When the Master is a servant, what must the servants of that Master be?

Jesus’ humble service took him all the way to the cross. Instead of preferring himself, his comfort and ease, Jesus suffered and died on the cross in the place of his people. He died putting the needs of others in front of his own.

The world of Jesus’ day and the world of our own teaches us to live for ourselves, our families, our little kingdoms. It seems that Jesus constantly had to reshape the hearts of his followers away from this terrible tendency (“Which one of us is the greatest?” “Can we sit on your right and left hands in the kingdom?”). Sadly, churches today are filled with the same kind of mentalities.

People come to church to be served rather than to serve. Give me great music. Educate and inspire me with a great sermon. Make sure my kids are entertained. Work hard to put together a program that will meet all of my needs. Don’t ask me for any favors.

While few people would articulate any of these expressions, many people live them out Sunday after Sunday in their churches.

At long last, Peter eventually got Jesus’ point about service to others. In his first letter to churches, Peter wrote, “As each has received a gift, use it to serve one another, as good stewards of God’s varied grace: whoever speaks, as one who speaks oracles of God; whoever serves, as one who serves by the strength that God supplies—in order that in everything God may be glorified through Jesus Christ. To him belong glory and dominion forever and ever. Amen” (I Peter 4:10, 11).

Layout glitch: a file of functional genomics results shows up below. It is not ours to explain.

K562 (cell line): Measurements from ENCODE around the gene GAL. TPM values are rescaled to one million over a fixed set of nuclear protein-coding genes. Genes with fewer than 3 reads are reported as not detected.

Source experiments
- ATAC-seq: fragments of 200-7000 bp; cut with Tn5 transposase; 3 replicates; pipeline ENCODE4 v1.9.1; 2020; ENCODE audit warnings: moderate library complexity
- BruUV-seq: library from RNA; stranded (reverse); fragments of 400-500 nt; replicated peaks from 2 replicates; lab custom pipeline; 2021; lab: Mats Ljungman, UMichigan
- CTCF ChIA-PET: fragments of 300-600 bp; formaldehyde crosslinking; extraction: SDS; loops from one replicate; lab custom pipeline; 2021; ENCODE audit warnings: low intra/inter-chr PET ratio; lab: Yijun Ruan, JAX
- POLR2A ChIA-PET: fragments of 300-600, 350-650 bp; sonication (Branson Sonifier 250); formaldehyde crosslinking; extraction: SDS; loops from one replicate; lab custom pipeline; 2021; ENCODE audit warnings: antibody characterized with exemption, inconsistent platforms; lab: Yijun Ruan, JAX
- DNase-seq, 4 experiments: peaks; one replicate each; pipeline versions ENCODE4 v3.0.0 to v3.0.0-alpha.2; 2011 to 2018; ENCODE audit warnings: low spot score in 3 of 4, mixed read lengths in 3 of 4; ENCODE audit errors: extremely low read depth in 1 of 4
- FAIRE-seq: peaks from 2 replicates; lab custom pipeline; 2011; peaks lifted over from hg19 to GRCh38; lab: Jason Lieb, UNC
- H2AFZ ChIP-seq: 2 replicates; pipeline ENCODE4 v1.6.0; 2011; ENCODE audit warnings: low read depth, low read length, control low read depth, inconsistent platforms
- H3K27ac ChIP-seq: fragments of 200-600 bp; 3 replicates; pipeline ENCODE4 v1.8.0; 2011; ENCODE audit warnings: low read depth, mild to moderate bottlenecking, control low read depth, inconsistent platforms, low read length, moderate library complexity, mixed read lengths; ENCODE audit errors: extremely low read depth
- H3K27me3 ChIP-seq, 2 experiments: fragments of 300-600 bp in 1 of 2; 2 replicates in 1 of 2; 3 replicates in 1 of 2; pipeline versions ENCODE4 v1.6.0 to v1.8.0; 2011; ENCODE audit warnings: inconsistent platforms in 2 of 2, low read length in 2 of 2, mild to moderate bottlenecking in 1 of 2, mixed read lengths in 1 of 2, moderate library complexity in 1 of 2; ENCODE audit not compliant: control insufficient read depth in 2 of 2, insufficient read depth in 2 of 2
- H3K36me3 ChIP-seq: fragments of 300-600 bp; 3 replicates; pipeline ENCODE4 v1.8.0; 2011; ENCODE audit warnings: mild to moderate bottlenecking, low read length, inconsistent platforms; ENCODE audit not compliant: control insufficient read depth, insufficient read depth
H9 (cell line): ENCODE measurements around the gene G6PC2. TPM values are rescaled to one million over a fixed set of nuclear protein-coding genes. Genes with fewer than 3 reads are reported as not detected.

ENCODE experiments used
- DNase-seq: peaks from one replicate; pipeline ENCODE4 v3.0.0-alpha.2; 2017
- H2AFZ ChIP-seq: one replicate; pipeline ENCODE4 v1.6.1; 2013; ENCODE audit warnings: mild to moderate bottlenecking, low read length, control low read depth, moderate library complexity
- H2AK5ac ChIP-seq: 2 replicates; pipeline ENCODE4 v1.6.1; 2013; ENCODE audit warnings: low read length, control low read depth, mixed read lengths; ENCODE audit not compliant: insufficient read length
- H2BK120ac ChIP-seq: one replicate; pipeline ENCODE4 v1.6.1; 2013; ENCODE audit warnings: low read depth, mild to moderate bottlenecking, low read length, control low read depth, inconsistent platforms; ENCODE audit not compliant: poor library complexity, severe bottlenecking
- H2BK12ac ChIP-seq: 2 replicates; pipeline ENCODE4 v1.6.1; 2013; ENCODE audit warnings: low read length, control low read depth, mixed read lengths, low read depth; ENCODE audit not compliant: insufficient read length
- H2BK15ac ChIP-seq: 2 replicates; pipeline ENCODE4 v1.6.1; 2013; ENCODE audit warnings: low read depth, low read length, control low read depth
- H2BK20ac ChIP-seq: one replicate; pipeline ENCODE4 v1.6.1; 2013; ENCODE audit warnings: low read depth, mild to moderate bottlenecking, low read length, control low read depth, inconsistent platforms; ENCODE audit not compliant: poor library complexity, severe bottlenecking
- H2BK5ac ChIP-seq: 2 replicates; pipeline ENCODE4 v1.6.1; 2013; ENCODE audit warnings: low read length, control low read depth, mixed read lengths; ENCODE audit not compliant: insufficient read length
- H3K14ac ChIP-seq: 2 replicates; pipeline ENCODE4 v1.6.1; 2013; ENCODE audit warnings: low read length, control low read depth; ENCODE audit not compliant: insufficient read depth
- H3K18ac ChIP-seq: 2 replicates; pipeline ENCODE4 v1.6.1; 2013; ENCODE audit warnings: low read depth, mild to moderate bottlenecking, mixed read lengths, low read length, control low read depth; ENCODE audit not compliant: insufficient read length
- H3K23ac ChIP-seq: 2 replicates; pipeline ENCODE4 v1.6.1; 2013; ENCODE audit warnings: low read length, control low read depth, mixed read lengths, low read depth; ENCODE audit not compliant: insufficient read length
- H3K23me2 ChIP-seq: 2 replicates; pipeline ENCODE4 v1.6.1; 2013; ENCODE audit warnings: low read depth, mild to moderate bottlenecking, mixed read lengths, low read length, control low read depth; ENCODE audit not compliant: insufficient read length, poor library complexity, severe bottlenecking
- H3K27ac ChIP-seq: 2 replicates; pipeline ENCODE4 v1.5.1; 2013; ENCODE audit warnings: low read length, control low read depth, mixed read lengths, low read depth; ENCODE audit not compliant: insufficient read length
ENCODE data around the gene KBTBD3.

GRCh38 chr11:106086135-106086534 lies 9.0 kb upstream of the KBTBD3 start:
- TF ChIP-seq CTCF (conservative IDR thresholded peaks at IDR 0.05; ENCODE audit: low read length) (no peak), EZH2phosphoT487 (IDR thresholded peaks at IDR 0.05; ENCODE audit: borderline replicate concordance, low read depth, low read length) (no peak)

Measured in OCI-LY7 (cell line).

You have received a spiritual gift from God if you are a real Christian. That gift, whether it be a more up-front speaking gift or behind the scenes serving gift, is to be used in service to the Lord and to his people. The church is the arena the Lord established to show off his glory through the gifts of his people.

A steward was entrusted with maintaining and managing the treasure of another. The steward was accountable for his efforts. You are a steward of God’s grace. You will be accountable for your spiritual serving efforts.

God didn’t entrust you with a serving gift for you to show up on Sunday, sit there, and then leave! He expects you to be busy.

As you do so, he will strengthen you to become truly useful in his service. He will be glorified in your good works.

Don Whitney has said, “Serving God in His church says to others that you love Him and that He is worthy of serving. It says that you believe God is so great and the work of His kingdom so important that the costs of laying down your life to serve Him are not too much” (Spiritual Disciplines within the Church, Chicago: Moody Press, 1996, 106).

If your heart captures the vision of the Lord Jesus Christ as the ultimate servant and the Bible’s command for Christians to serve out of our love for Jesus, longing to be like him, and to please him, then serving in church will be a joy. You won’t ever have to be coaxed or manipulated into service, you will be lining up for the privilege of serving.

When we all get that vision, our churches will be full of happy servants.